“Living Without Atomic Clocks” is an interesting article that covers some design bits of distributed systems and CockroachDB (what a name!), especially those related to time precision. This part in particular is the one I’m sure I’ll came back to at some point:
How does TrueTime provide linearizability?
OK, back to Spanner and TrueTime. It’s important to keep in mind that TrueTime does not guarantee perfectly synchronized clocks. Rather, TrueTime gives an upper bound for clock offsets between nodes in a cluster. Synchronization hardware helps minimize the upper bound. In Spanner’s case, Google mentions an upper bound of 7ms. That’s pretty tight; by contrast, using NTP for clock synchronization is likely to give somewhere between 100ms and 250ms.
So how does Spanner use TrueTime to provide linearizability given that there are still inaccuracies between clocks? It’s actually surprisingly simple. It waits. Before a node is allowed to report that a transaction has committed, it must wait 7ms. Because all clocks in the system are within 7ms of each other, waiting 7ms means that no subsequent transaction may commit at an earlier timestamp, even if the earlier transaction was committed on a node with a clock which was fast by the maximum 7ms. Pretty clever.
I’ve seen this chart before, but completely forgot where it was from. Tried to find it a couple of times in a hurry of a conversation, but couldn’t. Thanks to this SysAdvent blog post, I now have it permanently engraved into the archives of my blog.
xkcd figured out how long can you work on making a routine task more efficient before you’re spending more time than you save. The crossing of how much time you shave off and how often you do the task gets progressively less obvious when move from the top left corner of this char to the bottom right corner.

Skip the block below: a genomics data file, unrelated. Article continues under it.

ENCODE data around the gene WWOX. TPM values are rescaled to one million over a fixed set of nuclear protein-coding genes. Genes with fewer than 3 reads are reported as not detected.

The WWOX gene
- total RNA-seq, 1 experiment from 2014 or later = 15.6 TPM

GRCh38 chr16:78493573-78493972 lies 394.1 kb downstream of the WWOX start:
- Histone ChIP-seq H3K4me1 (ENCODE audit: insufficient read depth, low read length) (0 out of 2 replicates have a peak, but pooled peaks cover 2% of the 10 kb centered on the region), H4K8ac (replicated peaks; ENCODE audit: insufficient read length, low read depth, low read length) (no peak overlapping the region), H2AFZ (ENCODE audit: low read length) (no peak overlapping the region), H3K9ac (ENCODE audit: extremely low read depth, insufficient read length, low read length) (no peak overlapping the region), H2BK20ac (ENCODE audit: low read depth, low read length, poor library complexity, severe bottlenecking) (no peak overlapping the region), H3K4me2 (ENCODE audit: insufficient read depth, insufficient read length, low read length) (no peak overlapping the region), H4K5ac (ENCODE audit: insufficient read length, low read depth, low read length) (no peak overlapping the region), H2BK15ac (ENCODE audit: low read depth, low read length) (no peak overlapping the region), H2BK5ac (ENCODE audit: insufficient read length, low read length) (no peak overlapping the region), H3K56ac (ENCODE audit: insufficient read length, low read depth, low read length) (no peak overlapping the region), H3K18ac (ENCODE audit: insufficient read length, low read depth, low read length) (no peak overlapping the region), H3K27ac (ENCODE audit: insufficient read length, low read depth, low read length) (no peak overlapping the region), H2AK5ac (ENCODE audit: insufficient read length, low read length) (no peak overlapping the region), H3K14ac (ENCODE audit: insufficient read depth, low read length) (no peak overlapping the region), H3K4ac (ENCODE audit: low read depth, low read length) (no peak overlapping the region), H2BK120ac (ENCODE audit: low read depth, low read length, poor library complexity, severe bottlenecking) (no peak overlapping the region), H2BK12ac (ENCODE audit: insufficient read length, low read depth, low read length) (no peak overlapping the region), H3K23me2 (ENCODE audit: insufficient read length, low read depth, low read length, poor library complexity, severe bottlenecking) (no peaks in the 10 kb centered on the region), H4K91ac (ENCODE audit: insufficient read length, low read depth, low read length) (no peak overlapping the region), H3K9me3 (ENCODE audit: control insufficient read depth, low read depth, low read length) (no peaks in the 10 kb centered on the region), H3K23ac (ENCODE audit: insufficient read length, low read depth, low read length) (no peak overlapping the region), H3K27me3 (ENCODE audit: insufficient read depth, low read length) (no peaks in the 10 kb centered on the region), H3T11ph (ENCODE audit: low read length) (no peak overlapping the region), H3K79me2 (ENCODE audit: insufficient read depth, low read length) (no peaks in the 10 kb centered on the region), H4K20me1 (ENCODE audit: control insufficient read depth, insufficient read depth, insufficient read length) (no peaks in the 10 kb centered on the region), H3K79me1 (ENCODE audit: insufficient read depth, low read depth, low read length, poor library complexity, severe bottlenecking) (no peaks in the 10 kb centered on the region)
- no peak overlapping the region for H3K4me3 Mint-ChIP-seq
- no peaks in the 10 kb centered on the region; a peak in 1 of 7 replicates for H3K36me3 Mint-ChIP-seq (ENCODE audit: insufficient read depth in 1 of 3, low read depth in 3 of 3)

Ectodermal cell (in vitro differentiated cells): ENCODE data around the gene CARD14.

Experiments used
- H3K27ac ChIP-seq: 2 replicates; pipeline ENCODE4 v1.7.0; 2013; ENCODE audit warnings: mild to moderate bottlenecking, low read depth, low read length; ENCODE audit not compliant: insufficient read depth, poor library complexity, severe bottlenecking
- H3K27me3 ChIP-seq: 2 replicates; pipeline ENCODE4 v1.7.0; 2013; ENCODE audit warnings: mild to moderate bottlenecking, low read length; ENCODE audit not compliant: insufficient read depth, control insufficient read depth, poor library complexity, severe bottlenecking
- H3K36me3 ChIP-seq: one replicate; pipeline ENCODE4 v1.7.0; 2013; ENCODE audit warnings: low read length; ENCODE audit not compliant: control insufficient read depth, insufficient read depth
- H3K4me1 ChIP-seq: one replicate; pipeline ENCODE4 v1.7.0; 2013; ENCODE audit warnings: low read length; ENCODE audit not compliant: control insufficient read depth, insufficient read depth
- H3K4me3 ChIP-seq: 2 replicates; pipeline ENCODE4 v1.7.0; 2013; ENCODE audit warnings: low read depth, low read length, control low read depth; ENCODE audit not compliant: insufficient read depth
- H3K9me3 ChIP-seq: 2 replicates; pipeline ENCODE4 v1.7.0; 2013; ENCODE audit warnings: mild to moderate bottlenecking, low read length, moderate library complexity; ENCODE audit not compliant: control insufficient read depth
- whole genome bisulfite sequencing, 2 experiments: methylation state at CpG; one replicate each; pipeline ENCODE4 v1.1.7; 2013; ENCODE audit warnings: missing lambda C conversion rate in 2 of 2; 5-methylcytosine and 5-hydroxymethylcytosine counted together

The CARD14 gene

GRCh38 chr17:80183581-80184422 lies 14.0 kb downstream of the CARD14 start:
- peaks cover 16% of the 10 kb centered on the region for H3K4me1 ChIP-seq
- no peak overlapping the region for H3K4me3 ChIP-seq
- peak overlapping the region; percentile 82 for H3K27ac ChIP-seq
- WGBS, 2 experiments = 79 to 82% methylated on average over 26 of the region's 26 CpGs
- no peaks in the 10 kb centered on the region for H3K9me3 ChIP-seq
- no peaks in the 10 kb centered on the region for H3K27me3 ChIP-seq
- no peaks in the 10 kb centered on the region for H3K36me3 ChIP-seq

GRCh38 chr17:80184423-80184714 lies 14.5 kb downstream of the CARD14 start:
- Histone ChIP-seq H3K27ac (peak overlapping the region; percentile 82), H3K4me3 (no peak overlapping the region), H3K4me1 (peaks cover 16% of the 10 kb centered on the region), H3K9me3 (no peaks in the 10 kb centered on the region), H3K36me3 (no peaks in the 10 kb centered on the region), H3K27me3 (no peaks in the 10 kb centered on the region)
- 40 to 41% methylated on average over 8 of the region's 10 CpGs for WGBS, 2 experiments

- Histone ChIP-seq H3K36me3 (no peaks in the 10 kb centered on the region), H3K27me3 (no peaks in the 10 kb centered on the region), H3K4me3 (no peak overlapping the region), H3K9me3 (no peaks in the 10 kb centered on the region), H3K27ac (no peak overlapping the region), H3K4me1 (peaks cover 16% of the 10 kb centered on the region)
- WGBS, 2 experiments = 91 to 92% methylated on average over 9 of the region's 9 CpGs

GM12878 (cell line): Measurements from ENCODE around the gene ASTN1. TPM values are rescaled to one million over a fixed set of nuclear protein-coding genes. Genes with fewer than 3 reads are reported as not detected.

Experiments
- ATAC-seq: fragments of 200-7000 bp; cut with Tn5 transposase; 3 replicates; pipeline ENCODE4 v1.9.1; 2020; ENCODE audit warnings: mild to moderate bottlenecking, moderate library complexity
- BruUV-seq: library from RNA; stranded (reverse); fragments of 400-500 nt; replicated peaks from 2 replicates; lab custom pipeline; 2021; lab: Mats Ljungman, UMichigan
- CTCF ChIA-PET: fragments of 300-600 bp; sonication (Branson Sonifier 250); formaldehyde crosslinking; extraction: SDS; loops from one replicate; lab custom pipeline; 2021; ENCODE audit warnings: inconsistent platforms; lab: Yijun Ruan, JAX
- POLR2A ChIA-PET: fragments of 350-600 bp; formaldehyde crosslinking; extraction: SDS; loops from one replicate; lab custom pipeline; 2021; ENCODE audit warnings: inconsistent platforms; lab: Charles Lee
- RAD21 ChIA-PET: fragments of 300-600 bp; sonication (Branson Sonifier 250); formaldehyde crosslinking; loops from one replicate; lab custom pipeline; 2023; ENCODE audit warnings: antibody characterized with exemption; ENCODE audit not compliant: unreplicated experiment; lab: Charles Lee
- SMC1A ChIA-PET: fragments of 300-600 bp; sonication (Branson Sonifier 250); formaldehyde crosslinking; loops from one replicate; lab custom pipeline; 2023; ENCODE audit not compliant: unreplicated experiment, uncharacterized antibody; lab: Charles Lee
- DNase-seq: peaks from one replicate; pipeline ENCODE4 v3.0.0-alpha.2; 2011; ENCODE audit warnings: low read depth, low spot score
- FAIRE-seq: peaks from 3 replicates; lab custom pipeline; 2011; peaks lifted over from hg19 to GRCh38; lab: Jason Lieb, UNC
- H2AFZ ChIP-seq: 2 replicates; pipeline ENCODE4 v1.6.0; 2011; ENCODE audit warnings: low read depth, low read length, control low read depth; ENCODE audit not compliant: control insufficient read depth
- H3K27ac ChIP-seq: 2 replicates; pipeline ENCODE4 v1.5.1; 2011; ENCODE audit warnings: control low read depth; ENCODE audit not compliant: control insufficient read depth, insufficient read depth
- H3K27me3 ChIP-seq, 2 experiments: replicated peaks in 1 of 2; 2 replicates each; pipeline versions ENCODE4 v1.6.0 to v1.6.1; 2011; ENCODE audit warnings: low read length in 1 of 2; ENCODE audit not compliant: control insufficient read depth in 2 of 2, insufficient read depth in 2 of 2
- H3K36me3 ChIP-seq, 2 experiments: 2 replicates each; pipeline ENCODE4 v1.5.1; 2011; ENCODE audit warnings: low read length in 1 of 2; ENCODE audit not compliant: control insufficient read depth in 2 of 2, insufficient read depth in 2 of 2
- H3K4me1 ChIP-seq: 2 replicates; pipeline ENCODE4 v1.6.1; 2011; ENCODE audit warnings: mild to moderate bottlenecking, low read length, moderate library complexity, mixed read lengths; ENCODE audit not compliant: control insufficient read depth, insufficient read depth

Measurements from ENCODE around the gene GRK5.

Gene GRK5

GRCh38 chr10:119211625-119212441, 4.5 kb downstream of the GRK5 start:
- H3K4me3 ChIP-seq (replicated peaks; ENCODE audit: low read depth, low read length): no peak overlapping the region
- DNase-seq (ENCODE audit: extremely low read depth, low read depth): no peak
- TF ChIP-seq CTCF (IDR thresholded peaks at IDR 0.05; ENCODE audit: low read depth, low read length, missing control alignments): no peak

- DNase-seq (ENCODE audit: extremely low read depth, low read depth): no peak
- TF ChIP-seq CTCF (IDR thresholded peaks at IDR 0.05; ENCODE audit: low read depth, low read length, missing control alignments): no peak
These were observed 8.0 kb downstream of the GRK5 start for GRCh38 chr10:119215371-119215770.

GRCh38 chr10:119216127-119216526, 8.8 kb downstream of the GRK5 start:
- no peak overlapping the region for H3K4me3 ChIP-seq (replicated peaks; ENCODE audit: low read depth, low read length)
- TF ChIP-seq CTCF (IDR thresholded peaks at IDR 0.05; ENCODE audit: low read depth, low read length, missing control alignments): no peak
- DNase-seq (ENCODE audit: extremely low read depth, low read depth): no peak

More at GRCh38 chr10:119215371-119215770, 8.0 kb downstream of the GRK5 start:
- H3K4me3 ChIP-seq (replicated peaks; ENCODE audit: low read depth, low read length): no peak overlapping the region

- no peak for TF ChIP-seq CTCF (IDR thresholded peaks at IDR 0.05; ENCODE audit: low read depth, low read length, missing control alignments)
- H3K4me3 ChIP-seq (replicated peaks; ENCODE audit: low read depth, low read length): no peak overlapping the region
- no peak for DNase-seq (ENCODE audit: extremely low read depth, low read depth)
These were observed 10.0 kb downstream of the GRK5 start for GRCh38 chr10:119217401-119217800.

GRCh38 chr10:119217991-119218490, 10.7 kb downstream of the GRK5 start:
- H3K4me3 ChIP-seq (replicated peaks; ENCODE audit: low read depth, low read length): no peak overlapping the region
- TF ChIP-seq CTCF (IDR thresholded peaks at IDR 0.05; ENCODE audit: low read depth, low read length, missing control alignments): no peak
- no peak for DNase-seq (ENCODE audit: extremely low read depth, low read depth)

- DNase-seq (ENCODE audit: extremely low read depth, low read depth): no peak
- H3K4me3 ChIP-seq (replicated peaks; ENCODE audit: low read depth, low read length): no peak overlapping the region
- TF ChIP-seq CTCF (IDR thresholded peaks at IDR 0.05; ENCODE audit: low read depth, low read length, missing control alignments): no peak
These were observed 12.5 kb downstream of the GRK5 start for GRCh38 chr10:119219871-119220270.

AWS Official Blog covers the upcoming leap second shenanigans in “Look Before You Leap – The Coming Leap Second and AWS“:
The International Earth Rotation and Reference Systems (IERS) recently announced that an extra second will be injected into civil time at the end of June 30th, 2015. This means that the last minute of June 30th, 2015 will have 61 seconds. If a clock is synchronized to the standard civil time, it will show an extra second 23:59:60 on that day between 23:59:59 and 00:00:00. This extra second is called a leap second. There have been 25 such leap seconds since 1972. The last one took place on June 30th, 2012.
Not all applications and systems are properly coded to handle this “:60” notation.
Today at 16:53:20 GMT, it’ll be 1,400,000,000 in Unix time.